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What was the path to your Lyme diagnosis?

I’m in middle school the first time it happens. I’m 13, I think. Possibly younger. We’ve just returned from a school camping trip where I’d proudly proclaimed I was a nature girl after climbing up muddy embankments and hiking along trails lined with maple trees. I fall ill quickly with a fatigue that won’t abate and a fever that sends me directly to the doctor. The diagnosis: mononucleosis.

“I don’t understand,” I say to my mom. “Is this really what mono’s supposed to feel like?”

I get the nagging feeling that something isn’t right. But I’m 13. Possibly younger. What do I know?

* * *

I’m sitting in the living room with my parents a year later, watching a comedy rerun on TV. My chest feels inexplicably heavy. I inhale slowly, but my breathing feels too shallow. I take another breath, then another, and one more. It’s not enough.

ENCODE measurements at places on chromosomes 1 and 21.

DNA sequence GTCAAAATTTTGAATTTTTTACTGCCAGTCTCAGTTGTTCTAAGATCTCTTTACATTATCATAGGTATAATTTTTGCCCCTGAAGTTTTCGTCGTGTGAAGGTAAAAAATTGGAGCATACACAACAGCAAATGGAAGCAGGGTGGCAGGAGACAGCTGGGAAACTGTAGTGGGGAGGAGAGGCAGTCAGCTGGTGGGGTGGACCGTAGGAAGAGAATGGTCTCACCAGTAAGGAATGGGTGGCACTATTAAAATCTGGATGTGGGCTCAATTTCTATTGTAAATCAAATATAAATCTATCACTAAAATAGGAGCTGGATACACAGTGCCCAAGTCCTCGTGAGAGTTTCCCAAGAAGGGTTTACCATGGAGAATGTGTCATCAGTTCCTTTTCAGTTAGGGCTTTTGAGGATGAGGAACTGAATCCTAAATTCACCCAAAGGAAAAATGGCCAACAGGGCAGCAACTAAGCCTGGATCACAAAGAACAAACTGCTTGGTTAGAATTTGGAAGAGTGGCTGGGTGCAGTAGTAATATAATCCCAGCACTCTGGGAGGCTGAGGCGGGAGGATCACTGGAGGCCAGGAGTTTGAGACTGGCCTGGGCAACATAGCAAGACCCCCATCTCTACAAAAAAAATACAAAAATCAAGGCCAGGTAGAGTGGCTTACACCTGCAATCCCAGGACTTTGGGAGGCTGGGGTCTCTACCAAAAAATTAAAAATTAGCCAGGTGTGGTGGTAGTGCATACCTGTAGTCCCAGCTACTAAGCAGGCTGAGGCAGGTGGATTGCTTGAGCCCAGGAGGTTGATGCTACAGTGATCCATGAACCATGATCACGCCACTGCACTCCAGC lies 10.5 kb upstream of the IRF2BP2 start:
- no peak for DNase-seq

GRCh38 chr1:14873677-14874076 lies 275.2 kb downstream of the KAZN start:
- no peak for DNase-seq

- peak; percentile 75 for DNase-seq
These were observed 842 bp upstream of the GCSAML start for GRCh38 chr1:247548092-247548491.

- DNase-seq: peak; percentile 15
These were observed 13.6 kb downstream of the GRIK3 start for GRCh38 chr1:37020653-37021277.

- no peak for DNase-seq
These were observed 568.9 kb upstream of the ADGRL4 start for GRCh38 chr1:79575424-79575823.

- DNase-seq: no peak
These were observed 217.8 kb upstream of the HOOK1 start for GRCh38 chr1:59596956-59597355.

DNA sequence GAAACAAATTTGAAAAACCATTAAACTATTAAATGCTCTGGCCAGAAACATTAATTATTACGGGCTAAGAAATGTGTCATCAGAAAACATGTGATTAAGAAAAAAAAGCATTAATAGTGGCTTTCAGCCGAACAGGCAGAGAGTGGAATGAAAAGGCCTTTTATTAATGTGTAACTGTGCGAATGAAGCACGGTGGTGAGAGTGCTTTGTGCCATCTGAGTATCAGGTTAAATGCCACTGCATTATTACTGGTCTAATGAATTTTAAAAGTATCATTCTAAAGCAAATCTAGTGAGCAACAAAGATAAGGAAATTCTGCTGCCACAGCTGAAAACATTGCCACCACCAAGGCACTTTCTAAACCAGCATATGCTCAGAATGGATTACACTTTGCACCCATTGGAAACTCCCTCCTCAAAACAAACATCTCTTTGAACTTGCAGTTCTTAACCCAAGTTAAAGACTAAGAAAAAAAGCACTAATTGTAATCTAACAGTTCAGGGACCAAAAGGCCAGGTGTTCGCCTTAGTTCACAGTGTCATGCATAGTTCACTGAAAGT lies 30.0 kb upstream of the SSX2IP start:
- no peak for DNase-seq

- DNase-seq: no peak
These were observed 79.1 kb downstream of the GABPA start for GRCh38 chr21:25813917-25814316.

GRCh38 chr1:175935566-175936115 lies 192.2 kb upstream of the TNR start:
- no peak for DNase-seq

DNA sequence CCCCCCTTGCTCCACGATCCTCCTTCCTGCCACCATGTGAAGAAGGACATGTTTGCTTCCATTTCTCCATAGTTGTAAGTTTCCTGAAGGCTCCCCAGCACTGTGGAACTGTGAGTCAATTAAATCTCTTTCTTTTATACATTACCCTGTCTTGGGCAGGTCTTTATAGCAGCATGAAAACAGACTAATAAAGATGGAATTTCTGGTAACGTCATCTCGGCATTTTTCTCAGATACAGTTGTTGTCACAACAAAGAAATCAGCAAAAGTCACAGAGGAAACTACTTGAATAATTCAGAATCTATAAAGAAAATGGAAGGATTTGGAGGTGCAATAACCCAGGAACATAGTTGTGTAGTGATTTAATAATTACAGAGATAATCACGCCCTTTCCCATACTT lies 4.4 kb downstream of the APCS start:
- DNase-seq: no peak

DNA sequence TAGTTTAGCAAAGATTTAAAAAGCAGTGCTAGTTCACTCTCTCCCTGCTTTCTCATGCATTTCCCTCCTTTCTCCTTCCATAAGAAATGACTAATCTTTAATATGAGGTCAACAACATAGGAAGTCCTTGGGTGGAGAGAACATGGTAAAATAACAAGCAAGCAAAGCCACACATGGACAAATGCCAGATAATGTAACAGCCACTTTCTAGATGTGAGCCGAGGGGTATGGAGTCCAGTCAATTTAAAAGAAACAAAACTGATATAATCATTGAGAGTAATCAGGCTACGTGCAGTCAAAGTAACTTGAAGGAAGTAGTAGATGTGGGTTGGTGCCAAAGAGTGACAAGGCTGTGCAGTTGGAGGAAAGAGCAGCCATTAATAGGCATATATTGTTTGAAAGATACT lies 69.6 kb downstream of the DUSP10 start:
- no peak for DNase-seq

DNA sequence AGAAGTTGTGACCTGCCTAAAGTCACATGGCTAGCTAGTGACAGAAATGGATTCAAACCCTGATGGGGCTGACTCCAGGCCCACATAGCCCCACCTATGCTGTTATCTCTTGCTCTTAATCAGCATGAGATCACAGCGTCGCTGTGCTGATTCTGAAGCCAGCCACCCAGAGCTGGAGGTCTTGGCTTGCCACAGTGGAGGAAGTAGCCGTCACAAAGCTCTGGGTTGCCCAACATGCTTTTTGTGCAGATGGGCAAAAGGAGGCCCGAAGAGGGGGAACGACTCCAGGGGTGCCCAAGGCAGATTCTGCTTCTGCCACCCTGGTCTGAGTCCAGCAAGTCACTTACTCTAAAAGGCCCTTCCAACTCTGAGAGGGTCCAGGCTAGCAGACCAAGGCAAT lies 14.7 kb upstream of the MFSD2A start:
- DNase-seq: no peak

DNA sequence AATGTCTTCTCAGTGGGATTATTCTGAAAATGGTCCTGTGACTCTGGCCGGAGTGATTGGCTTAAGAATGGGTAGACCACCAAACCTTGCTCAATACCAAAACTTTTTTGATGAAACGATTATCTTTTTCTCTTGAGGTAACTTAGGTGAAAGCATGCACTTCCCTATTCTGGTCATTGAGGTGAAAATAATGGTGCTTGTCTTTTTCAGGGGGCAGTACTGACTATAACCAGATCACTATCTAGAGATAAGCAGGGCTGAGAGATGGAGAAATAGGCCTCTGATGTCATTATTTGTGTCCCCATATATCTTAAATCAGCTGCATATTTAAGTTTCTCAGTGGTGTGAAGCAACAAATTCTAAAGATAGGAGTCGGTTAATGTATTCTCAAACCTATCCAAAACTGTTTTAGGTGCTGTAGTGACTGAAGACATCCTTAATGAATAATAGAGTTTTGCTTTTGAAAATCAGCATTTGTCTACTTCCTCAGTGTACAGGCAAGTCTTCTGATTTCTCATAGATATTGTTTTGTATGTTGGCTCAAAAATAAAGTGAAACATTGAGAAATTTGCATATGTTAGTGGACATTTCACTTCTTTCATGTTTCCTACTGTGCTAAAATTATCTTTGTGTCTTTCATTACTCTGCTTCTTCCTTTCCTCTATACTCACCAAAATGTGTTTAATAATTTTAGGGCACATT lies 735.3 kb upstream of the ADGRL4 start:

My mom glances over at me and asks what’s wrong, but I shake my head, unable to speak. I’m sucking in mouthfuls of air, but it’s like the more I try to breathe, the shallower my breath becomes. My parents are alarmed. My mom instructs me to blow into a paper bag, but the air tastes tainted. I need fresh air, I tell them, but even outside, there doesn’t seem to be enough oxygen in the world. I’m weak. I’m pale. They usher me into the car and drive me to the ER. Tests are run on my heart and my lungs. Finally a doctor comes in to see me.

“You had a panic attack,” she says matter-of-factly. She makes a note of anxiety and depression in my chart and instructs me to follow up with my primary care physician.